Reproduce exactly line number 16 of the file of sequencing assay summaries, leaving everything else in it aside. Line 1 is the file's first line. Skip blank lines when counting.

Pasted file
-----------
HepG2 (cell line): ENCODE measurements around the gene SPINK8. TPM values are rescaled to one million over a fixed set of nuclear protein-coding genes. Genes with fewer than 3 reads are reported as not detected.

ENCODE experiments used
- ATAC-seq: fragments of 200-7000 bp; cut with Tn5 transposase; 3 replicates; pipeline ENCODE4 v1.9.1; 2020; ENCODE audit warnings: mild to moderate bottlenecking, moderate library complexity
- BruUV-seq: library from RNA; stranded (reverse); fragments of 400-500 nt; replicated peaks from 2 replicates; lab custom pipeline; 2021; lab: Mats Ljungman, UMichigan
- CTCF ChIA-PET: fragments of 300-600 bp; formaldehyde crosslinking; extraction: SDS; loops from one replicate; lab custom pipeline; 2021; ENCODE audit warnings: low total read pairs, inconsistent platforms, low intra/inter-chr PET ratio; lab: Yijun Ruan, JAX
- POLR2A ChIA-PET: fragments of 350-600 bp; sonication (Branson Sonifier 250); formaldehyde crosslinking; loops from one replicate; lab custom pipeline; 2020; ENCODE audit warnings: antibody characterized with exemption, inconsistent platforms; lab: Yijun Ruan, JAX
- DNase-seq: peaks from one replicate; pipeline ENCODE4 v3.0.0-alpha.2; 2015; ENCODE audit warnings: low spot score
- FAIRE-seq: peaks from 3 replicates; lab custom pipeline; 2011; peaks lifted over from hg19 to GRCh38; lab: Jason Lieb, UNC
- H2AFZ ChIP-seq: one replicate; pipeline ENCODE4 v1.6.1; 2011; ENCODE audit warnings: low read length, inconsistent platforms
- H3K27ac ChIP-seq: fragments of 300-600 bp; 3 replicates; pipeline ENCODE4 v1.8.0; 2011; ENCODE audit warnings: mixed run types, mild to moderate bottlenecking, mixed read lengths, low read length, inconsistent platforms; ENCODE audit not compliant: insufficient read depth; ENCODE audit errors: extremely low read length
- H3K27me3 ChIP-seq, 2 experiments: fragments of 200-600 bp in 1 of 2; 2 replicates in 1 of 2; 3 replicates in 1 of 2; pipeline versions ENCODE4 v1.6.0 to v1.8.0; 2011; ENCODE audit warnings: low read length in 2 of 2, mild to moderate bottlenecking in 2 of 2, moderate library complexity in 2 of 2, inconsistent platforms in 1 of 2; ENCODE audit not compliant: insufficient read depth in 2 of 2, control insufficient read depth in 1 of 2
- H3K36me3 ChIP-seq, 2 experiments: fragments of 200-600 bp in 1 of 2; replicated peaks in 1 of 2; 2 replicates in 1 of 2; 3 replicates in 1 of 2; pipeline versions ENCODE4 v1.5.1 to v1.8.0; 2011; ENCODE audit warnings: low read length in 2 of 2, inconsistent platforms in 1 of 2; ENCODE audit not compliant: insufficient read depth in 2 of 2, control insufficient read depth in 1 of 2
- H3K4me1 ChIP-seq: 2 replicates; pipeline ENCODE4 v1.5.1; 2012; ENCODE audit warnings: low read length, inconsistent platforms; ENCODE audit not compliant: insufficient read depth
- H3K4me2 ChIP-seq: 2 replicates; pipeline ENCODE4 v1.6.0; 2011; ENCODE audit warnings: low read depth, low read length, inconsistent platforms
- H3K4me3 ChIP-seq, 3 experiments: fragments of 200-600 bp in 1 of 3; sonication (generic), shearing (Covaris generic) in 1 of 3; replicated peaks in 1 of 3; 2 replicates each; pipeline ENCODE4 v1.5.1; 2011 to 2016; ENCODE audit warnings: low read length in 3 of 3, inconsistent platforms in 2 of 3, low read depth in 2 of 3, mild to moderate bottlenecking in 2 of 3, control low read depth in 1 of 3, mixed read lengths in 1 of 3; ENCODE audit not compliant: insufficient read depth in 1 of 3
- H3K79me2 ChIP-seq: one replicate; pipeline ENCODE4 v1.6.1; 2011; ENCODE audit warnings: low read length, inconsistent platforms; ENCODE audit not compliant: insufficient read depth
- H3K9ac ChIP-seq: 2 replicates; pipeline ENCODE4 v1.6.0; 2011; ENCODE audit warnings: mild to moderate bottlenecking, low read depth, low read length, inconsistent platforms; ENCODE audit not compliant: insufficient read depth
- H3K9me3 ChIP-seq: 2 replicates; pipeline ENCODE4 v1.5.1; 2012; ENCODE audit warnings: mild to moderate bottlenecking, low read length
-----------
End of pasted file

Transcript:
- H3K79me2 ChIP-seq: one replicate; pipeline ENCODE4 v1.6.1; 2011; ENCODE audit warnings: low read length, inconsistent platforms; ENCODE audit not compliant: insufficient read depth